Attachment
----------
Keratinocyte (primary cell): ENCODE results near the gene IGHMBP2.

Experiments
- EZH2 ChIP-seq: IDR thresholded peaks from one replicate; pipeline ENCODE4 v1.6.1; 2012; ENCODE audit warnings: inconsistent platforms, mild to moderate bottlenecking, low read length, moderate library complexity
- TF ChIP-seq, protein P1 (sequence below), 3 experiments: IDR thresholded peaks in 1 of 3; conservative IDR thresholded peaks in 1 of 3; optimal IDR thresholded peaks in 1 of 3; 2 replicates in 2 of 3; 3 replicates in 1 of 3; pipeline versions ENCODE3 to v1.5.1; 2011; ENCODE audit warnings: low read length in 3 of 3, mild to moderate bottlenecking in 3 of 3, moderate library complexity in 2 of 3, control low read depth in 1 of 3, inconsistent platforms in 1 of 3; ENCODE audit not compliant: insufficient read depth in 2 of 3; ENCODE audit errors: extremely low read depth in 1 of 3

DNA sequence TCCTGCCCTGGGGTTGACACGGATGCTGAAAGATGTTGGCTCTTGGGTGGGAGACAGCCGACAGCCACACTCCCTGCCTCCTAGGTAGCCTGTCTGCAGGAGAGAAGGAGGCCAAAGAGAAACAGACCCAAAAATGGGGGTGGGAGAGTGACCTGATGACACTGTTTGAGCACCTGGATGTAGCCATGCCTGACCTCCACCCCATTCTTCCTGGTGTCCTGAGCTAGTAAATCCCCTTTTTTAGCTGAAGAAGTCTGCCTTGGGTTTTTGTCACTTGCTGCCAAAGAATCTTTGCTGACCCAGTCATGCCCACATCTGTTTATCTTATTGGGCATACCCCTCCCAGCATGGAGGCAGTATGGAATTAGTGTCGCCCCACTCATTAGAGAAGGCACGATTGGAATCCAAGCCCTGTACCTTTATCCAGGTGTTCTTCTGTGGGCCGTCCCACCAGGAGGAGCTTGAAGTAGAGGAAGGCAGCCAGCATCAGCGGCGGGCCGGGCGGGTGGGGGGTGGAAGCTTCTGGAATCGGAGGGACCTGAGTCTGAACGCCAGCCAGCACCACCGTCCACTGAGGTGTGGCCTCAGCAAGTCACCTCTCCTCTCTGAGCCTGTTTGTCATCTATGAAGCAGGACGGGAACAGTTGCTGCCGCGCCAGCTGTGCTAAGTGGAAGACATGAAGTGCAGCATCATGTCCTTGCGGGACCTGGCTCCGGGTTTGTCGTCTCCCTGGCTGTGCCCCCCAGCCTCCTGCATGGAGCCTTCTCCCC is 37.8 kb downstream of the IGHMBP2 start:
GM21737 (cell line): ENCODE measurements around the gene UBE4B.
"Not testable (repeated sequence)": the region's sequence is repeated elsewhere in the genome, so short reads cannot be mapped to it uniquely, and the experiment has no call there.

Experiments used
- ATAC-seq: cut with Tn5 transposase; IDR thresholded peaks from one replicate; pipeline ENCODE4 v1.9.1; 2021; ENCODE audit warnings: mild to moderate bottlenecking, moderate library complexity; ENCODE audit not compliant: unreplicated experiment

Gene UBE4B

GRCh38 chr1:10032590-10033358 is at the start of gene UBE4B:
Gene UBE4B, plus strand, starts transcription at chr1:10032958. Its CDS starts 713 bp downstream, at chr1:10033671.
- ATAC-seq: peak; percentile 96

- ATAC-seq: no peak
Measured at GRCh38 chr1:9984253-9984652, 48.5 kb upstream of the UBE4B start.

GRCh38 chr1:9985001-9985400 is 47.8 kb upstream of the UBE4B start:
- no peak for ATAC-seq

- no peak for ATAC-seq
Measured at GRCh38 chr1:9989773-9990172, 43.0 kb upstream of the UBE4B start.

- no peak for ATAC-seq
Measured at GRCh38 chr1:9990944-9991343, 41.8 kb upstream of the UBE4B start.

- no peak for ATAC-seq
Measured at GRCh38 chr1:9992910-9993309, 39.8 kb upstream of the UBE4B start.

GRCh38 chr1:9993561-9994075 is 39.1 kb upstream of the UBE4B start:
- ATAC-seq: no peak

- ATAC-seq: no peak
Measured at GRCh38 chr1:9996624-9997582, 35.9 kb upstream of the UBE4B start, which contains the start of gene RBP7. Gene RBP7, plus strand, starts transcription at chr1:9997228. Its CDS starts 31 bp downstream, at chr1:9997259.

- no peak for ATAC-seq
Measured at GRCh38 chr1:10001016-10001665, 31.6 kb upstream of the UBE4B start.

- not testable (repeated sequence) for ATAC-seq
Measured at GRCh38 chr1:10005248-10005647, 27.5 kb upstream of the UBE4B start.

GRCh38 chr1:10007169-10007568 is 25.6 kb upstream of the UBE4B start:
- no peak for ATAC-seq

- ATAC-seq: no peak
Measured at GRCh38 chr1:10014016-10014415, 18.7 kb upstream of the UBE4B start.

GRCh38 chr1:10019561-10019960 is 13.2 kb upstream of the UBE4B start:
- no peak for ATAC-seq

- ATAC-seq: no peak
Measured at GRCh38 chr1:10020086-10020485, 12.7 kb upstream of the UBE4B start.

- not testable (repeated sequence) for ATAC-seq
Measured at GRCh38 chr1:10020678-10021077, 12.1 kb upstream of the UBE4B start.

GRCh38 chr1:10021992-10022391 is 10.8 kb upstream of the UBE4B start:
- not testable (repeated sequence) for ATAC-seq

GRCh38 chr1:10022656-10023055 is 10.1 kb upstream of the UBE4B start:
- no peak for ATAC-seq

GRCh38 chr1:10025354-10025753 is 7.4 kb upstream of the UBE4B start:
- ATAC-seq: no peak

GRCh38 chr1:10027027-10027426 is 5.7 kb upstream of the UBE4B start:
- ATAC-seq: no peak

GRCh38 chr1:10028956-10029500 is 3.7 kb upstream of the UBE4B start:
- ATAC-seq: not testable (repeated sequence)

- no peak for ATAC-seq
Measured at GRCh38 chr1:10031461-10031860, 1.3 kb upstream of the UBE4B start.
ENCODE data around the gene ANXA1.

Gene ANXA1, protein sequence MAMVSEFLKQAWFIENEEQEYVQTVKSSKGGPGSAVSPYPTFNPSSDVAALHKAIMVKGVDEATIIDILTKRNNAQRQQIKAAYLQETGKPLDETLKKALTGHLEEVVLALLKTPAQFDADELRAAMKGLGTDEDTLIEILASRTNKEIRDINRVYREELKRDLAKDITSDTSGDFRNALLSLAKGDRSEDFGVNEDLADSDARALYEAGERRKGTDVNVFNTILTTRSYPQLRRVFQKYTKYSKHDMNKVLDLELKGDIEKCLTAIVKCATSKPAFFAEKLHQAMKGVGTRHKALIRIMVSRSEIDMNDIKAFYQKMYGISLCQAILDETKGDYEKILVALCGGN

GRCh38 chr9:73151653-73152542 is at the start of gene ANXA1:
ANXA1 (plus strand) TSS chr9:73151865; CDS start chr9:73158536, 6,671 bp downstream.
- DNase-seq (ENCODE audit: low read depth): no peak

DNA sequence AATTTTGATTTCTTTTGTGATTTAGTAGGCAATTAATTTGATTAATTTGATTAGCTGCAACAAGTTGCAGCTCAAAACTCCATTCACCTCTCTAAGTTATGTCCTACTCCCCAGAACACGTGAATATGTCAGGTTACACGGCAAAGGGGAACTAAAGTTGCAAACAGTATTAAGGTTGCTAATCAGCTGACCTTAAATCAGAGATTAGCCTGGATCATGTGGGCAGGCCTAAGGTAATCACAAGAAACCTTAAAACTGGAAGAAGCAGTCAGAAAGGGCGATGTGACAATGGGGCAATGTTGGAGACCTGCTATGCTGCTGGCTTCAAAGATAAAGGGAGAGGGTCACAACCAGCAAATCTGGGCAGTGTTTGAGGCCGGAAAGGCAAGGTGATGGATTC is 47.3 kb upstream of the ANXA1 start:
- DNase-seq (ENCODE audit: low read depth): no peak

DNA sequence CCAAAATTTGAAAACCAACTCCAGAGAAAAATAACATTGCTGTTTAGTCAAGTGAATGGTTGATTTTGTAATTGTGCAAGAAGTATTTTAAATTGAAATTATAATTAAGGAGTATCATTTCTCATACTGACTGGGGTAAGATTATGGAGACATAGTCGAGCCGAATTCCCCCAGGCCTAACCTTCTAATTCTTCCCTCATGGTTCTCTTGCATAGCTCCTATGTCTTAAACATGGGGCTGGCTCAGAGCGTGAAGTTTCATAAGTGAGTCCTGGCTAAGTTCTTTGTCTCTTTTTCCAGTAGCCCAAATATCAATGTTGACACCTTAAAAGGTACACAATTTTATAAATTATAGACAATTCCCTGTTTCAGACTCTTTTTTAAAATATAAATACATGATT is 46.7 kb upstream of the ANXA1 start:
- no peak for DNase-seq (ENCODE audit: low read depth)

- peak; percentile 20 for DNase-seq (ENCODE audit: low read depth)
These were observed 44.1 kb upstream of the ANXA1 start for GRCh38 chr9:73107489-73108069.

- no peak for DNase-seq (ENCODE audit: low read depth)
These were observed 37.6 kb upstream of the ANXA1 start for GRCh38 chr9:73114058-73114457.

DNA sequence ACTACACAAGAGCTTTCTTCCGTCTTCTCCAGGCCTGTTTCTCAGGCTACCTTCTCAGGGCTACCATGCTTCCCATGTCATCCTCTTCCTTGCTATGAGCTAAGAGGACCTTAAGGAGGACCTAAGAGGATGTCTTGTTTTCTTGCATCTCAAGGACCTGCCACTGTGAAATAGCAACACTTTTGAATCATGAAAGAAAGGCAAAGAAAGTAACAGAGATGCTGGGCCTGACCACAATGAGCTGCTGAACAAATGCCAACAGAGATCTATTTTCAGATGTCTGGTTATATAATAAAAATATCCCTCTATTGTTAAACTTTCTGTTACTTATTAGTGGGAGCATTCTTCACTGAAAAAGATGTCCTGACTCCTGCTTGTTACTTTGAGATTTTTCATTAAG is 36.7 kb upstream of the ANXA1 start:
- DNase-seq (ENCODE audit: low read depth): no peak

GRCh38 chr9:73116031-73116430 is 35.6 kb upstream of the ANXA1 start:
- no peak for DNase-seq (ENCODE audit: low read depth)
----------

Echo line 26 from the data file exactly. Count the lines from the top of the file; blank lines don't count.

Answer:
- ATAC-seq: no peak